Thank you for creating pilot projects that will study pay-for-performance and career ladders instead of implementing them immediately. Working together, school districts and teachers may be able to create a better compensation system that will attract and retain quality teachers. We need time to make that happen.
Thank you for broadening the "market factor pay" to include all types of incentives, and thank you for recognizing that we need to have input into making those determinations. Iowa school districts can’t hope to compete with the public sector salaries for shortage areas. But providing incentives for shortage areas -- such as retraining existing teachers for those subjects -- can be very successful.
Thank you for extending the stipends for the National Board Certification. Now, all teachers who register by December 31, 2007 will be eligible for the registration reimbursement and a $2,500 stipend each year for ten years if they successfully earn this prestigious distinction.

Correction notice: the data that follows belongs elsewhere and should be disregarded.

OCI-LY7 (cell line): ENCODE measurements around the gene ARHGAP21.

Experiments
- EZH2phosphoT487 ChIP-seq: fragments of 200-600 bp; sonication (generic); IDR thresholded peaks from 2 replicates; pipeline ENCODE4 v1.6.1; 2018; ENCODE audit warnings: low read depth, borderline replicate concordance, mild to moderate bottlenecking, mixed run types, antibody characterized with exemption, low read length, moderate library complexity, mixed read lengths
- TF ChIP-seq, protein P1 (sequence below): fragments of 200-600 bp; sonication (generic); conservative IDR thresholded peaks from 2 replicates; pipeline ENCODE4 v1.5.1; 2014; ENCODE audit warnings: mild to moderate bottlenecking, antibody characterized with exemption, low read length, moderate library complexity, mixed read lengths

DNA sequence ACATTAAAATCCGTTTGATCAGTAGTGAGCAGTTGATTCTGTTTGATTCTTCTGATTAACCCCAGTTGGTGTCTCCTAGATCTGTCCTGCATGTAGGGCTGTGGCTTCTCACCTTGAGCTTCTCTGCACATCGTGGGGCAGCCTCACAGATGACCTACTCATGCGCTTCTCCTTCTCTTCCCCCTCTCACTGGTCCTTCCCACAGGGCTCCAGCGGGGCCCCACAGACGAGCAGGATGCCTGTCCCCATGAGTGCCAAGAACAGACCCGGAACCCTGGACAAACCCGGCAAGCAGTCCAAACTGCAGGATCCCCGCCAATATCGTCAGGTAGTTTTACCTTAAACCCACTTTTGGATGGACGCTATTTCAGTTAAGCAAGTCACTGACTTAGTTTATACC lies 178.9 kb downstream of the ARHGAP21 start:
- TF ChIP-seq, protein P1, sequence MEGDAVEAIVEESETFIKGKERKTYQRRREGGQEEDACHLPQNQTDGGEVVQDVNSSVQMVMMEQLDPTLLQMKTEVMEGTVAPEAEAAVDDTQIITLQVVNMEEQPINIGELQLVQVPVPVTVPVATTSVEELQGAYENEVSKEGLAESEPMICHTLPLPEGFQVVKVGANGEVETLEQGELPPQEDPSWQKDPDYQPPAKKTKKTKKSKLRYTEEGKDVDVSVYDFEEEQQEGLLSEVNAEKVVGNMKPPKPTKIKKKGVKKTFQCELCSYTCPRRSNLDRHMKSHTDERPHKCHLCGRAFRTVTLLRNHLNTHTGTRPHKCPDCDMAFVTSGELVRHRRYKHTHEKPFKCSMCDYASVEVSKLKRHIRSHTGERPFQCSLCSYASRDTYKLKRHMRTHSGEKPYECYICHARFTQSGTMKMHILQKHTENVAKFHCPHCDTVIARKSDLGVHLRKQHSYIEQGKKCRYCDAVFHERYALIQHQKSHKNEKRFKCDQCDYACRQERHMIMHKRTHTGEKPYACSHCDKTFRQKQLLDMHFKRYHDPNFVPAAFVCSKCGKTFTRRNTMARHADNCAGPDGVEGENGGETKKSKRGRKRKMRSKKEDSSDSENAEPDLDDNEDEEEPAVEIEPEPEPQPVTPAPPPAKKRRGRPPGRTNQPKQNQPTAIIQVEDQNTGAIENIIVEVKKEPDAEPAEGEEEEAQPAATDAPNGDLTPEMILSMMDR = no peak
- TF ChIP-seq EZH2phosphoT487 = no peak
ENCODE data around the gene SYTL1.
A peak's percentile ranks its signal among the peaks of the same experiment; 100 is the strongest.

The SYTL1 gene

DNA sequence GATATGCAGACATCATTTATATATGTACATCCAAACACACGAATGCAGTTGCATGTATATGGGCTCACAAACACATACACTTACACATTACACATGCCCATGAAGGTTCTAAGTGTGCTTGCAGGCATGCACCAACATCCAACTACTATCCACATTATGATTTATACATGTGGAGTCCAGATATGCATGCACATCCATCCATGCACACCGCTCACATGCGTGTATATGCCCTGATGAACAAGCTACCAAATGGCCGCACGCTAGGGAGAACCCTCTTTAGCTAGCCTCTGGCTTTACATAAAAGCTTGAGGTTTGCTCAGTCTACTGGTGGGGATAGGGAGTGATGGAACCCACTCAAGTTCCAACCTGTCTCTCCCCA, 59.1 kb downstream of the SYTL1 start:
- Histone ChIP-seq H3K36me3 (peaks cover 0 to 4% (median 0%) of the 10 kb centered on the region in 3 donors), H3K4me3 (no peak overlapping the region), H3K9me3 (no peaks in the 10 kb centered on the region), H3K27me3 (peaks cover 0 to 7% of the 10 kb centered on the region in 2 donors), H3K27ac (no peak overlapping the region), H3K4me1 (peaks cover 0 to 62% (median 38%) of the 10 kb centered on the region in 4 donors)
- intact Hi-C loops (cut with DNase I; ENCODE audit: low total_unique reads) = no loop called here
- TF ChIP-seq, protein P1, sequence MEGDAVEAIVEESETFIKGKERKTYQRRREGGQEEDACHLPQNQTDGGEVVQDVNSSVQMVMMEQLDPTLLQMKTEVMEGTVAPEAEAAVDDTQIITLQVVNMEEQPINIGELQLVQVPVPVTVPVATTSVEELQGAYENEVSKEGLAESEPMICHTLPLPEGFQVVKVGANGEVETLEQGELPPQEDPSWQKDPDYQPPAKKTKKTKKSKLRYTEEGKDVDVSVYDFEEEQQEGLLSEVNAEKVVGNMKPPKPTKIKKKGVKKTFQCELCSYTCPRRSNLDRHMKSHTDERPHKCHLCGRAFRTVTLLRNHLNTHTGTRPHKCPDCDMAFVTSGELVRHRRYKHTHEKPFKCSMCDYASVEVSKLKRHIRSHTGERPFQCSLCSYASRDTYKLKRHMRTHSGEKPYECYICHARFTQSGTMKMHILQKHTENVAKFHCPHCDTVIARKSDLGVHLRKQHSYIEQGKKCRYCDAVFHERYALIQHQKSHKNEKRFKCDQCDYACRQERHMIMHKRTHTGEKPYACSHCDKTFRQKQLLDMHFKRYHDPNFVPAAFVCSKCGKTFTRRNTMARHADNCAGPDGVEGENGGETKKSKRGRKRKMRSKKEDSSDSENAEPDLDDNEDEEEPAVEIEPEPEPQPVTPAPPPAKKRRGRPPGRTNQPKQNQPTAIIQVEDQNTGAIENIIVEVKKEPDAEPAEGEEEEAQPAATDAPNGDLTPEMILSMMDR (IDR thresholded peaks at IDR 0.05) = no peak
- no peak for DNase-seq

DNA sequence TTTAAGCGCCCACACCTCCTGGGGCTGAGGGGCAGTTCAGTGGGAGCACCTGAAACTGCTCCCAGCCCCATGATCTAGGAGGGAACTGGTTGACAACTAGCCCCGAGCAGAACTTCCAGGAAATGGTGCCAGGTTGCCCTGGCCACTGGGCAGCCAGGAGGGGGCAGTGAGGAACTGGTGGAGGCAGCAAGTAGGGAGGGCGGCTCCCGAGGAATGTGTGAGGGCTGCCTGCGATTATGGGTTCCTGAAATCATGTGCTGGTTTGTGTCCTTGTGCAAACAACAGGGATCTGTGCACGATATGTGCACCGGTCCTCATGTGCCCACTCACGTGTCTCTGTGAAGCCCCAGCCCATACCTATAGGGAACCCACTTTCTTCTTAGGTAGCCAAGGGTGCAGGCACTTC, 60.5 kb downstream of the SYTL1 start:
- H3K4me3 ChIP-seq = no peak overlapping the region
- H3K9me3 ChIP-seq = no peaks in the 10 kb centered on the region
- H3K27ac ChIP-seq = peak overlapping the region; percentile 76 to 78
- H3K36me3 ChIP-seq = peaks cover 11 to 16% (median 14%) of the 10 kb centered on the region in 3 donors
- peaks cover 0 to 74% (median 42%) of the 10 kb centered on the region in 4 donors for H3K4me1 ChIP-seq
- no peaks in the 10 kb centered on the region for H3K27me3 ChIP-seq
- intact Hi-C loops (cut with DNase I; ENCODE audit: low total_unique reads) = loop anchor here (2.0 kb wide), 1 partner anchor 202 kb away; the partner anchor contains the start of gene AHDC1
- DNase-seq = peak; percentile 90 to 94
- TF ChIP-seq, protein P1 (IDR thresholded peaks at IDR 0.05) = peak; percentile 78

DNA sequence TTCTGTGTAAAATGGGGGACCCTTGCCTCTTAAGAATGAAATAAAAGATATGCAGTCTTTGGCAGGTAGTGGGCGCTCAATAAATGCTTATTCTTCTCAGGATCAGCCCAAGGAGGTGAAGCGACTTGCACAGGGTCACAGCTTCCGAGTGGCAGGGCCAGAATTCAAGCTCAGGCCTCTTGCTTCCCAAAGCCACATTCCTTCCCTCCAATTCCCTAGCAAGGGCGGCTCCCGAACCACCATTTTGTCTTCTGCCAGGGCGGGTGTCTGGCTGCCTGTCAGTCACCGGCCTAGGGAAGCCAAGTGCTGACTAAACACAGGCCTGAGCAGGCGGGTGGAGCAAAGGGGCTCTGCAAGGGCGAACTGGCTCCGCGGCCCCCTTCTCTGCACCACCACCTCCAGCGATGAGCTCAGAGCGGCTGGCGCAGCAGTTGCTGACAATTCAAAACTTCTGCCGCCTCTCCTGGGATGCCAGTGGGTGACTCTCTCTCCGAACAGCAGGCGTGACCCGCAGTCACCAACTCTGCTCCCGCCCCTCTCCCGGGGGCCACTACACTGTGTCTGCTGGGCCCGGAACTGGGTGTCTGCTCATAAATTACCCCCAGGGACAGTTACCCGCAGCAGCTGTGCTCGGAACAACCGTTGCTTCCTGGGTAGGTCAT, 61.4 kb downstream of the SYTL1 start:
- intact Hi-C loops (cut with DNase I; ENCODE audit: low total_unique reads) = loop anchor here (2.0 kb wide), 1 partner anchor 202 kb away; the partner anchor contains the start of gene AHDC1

Thank you for developing an administrator improvement and accountability system similar to the system for teachers. And finally, thanks to all of you for truly making a difference for children and public education in Iowa.
Members of the Iowa State Education Association
Sunday, April 08, 2007
The bill is really the final piece of the student achievement and teacher quality package passed the Iowa Legislature back in 2001. We raised teacher standards and asked them to sharpen their skills to boost student achievement. In exchange, we promised them a more competitive salary. Teachers held up their end of the bargain over the last five years, and Senate File 277 finally holds up our end of the deal.
The bill also expands professional development to allow new and veteran teachers the opportunity to hone their skills and learn from each other. A teacher quality committee, comprised of teachers and administrators from within the district, will help determine the best use of professional development funding, subject to the approval of the local school board.
School districts will also be required to have a school nurse for every 750 students, and a guidance counselor for every 350 students. Districts will be able to share these professionals.